We were already under a stay-at-home and social distance order for lesson 9 on March 10. On March 13, all non essential business was shut down and all lessons were cancelled. Then all shows were cancelled. Then only life essential businesses were allowed to be open. *sigh* You know. You are in it with me.

It took me several weeks to get back to riding with purpose again, as I went through a mini depressive state. I think everyone did. Since then I have done some fitness rides and I jumped some of the XC jumps! We didn't jump any of the biggest ones, but we jumped all but 5 of the XC jumps at the farm. Mia was fabulous, as expected, and seemed to really enjoy the change of pace. Our last dressage ride on Monday made me super happy. Mia didn't fight, she changed her gait speeds via my seat, she picked up/dropped gaits via my seat, and felt straight in her canter in both directions. If the ONLY thing we accomplish this year is having a dressage test that doesn't say "haunches in" under the canter section, I am going to be so proud.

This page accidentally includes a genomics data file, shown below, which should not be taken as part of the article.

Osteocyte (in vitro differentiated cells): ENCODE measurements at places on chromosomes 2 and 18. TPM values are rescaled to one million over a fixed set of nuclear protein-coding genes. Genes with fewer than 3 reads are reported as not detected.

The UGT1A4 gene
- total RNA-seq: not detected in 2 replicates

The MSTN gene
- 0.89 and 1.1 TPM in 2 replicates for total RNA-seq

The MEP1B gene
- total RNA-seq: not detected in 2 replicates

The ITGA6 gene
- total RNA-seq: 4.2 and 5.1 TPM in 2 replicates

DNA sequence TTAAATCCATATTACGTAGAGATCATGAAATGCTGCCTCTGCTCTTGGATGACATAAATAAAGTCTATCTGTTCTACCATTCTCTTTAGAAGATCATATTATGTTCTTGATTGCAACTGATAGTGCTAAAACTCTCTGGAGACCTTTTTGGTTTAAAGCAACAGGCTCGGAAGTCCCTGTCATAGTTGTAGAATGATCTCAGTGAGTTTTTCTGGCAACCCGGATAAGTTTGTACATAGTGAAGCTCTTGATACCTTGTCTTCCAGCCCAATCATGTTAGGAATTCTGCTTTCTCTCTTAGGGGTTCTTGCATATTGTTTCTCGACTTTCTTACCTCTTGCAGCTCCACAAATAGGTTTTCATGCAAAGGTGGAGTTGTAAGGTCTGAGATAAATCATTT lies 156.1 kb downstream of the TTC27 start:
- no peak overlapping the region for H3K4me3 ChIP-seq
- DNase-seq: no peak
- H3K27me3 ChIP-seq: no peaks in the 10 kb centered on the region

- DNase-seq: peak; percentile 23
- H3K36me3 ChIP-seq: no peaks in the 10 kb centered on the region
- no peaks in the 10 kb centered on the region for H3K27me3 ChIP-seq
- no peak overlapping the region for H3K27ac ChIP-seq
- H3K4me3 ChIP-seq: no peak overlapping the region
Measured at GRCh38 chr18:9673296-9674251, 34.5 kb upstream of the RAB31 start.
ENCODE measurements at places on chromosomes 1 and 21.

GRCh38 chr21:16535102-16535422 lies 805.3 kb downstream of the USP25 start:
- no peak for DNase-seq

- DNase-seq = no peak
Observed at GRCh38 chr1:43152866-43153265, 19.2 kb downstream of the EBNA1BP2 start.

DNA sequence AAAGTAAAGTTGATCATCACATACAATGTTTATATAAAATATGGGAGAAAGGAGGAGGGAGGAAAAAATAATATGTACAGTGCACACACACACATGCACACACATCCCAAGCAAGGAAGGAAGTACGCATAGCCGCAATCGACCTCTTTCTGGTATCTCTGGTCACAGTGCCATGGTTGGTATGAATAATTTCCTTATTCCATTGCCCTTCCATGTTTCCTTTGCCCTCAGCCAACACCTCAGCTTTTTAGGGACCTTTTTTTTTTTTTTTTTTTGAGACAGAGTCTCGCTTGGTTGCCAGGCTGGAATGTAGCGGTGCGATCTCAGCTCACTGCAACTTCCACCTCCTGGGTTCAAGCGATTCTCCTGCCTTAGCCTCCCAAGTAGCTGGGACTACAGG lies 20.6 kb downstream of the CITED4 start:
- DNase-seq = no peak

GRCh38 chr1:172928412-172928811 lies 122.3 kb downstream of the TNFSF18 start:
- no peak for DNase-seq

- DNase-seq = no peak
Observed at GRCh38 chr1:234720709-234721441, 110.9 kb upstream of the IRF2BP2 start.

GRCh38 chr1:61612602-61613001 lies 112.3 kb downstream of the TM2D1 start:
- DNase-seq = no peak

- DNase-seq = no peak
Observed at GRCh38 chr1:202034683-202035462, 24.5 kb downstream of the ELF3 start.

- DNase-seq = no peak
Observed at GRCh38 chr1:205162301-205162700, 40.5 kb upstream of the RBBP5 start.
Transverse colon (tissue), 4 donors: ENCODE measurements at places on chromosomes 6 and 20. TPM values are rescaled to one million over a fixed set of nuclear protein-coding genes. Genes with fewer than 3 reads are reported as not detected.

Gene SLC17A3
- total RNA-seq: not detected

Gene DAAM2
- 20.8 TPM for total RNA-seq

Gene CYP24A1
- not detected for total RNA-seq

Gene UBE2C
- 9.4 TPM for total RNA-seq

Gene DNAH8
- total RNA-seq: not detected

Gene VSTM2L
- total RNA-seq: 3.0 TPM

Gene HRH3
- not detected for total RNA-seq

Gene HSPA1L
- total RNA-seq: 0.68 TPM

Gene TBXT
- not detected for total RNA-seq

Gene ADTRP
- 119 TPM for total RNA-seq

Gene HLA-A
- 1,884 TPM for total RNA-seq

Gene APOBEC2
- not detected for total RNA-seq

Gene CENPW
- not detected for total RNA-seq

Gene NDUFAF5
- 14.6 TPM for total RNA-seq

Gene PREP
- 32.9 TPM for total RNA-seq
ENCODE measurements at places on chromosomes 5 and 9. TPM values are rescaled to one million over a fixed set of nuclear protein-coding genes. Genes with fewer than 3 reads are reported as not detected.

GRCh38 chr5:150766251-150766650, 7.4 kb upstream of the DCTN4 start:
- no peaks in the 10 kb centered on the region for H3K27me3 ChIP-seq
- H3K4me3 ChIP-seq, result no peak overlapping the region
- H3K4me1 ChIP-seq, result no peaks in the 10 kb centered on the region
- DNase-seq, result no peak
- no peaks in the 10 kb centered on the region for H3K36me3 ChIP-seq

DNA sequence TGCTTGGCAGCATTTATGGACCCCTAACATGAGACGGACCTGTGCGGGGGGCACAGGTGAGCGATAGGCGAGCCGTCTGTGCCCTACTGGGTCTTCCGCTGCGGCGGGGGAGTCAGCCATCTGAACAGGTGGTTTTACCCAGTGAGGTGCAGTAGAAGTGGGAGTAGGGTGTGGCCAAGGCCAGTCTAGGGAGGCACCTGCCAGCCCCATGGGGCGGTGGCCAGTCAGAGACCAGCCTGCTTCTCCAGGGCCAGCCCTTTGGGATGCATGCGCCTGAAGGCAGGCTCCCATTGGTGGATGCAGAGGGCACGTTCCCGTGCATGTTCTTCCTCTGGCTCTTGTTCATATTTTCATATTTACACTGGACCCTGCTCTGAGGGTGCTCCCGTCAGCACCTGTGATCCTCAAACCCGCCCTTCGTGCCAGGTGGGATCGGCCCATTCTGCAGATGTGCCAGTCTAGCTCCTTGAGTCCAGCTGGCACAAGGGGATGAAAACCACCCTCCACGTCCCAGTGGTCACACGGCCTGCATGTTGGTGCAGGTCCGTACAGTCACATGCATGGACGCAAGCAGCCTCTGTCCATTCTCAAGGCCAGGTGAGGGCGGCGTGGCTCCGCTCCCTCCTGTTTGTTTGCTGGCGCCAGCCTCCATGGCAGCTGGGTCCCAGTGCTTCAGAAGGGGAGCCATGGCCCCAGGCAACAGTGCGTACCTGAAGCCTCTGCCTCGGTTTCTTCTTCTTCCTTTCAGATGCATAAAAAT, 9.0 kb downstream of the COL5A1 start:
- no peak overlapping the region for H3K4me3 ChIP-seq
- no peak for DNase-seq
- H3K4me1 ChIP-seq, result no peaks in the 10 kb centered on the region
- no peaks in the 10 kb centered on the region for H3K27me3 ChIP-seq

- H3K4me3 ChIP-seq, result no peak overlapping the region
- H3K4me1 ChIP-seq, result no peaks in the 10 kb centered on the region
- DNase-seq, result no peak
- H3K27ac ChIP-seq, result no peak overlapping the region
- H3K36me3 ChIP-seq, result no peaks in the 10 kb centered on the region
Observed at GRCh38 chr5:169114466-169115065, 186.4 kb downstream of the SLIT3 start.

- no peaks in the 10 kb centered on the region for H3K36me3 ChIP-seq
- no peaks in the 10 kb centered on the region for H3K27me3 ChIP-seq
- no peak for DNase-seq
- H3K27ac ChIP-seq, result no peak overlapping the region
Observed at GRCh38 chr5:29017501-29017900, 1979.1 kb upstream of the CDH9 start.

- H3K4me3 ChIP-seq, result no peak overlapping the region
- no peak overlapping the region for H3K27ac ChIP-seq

Thursday, February 27, 2020

Lame again

After the super productive weekend, I was looking forward to our lesson on Tuesday. Only when I went out on Monday and she was lame with the full head bob, she felt like I was riding with a flat tire. I thought it was maybe an abscess with the bit of heat and swelling at the top of her hoof so I put ichthammol on her and gave her the night off. Tuesday she was still lame, but not as lame as Monday. Still head bobby at the trot, but not always head bobbing. No issues when walking. A said Mia was definitely sore in the left front, though it is posing as a possible left hind because she is short stepping.

Monday odd swelling
Last night she was still lame, but even less so than Tuesday so I rode a little. She also has this weird swelling on the inside of her pastern, which had me concerned about ligament or tendon issues. It was soft on Mon/Tues, but last night it felt more "thick/hard" and not as soft. She doesn't seem to mind me poking at it, but the swelling is definitely bigger than on her other pastern. After riding, and noticing no difference after turning in small circles or changes in walk and trot speeds, I think I am more comfortable with thinking that it is an abscess and not soft tissue.

Tues swelling still there

Yet another week without a lesson... if only there wasn't 8 weeks until our first possible show. Horses AmIRite

Weds swelling is "harder" (?) and not as soft
The farrier comes out on Saturday and if we can't figure it out by then, I'll call the vet. *sigh* I am hoping it resolves itself, or that the farrier can find the abscess. Fingers crossed!

Friday, February 21, 2020

Homework galore